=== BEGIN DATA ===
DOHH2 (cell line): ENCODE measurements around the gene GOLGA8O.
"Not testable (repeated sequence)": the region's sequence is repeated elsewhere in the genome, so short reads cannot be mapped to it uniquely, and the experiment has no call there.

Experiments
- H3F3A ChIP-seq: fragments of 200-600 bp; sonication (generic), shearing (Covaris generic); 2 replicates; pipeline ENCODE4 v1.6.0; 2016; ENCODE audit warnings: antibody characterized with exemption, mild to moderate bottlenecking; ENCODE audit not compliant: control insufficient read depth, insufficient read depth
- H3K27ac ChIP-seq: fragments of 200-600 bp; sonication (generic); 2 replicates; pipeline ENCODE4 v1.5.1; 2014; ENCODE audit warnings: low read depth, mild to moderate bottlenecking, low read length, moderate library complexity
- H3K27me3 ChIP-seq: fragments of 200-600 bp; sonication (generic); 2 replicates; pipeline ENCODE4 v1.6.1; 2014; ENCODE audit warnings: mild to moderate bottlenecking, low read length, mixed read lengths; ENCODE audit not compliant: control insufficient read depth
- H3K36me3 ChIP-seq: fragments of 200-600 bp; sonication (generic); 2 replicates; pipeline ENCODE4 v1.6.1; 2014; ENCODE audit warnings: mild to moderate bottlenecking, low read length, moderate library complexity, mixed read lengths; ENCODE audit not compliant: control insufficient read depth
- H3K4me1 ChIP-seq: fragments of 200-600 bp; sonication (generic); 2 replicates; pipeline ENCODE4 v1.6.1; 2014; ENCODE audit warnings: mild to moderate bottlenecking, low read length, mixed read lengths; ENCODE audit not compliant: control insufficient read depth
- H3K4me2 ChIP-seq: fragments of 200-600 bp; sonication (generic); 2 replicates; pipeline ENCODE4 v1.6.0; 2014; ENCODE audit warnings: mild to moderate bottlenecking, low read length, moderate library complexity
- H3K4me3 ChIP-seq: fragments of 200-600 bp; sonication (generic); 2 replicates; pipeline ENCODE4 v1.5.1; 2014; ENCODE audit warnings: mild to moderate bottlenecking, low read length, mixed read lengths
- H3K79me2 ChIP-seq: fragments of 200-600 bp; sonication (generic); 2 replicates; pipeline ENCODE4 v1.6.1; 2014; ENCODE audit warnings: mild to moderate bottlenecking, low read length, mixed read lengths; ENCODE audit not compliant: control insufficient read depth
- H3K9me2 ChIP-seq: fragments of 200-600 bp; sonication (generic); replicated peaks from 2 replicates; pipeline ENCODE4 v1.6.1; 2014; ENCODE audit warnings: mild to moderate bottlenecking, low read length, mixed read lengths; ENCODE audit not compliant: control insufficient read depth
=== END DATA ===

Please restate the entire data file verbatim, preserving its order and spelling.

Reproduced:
DOHH2 (cell line): ENCODE measurements around the gene GOLGA8O.
"Not testable (repeated sequence)": the region's sequence is repeated elsewhere in the genome, so short reads cannot be mapped to it uniquely, and the experiment has no call there.

Experiments
- H3F3A ChIP-seq: fragments of 200-600 bp; sonication (generic), shearing (Covaris generic); 2 replicates; pipeline ENCODE4 v1.6.0; 2016; ENCODE audit warnings: antibody characterized with exemption, mild to moderate bottlenecking; ENCODE audit not compliant: control insufficient read depth, insufficient read depth
- H3K27ac ChIP-seq: fragments of 200-600 bp; sonication (generic); 2 replicates; pipeline ENCODE4 v1.5.1; 2014; ENCODE audit warnings: low read depth, mild to moderate bottlenecking, low read length, moderate library complexity
- H3K27me3 ChIP-seq: fragments of 200-600 bp; sonication (generic); 2 replicates; pipeline ENCODE4 v1.6.1; 2014; ENCODE audit warnings: mild to moderate bottlenecking, low read length, mixed read lengths; ENCODE audit not compliant: control insufficient read depth
- H3K36me3 ChIP-seq: fragments of 200-600 bp; sonication (generic); 2 replicates; pipeline ENCODE4 v1.6.1; 2014; ENCODE audit warnings: mild to moderate bottlenecking, low read length, moderate library complexity, mixed read lengths; ENCODE audit not compliant: control insufficient read depth
- H3K4me1 ChIP-seq: fragments of 200-600 bp; sonication (generic); 2 replicates; pipeline ENCODE4 v1.6.1; 2014; ENCODE audit warnings: mild to moderate bottlenecking, low read length, mixed read lengths; ENCODE audit not compliant: control insufficient read depth
- H3K4me2 ChIP-seq: fragments of 200-600 bp; sonication (generic); 2 replicates; pipeline ENCODE4 v1.6.0; 2014; ENCODE audit warnings: mild to moderate bottlenecking, low read length, moderate library complexity
- H3K4me3 ChIP-seq: fragments of 200-600 bp; sonication (generic); 2 replicates; pipeline ENCODE4 v1.5.1; 2014; ENCODE audit warnings: mild to moderate bottlenecking, low read length, mixed read lengths
- H3K79me2 ChIP-seq: fragments of 200-600 bp; sonication (generic); 2 replicates; pipeline ENCODE4 v1.6.1; 2014; ENCODE audit warnings: mild to moderate bottlenecking, low read length, mixed read lengths; ENCODE audit not compliant: control insufficient read depth
- H3K9me2 ChIP-seq: fragments of 200-600 bp; sonication (generic); replicated peaks from 2 replicates; pipeline ENCODE4 v1.6.1; 2014; ENCODE audit warnings: mild to moderate bottlenecking, low read length, mixed read lengths; ENCODE audit not compliant: control insufficient read depth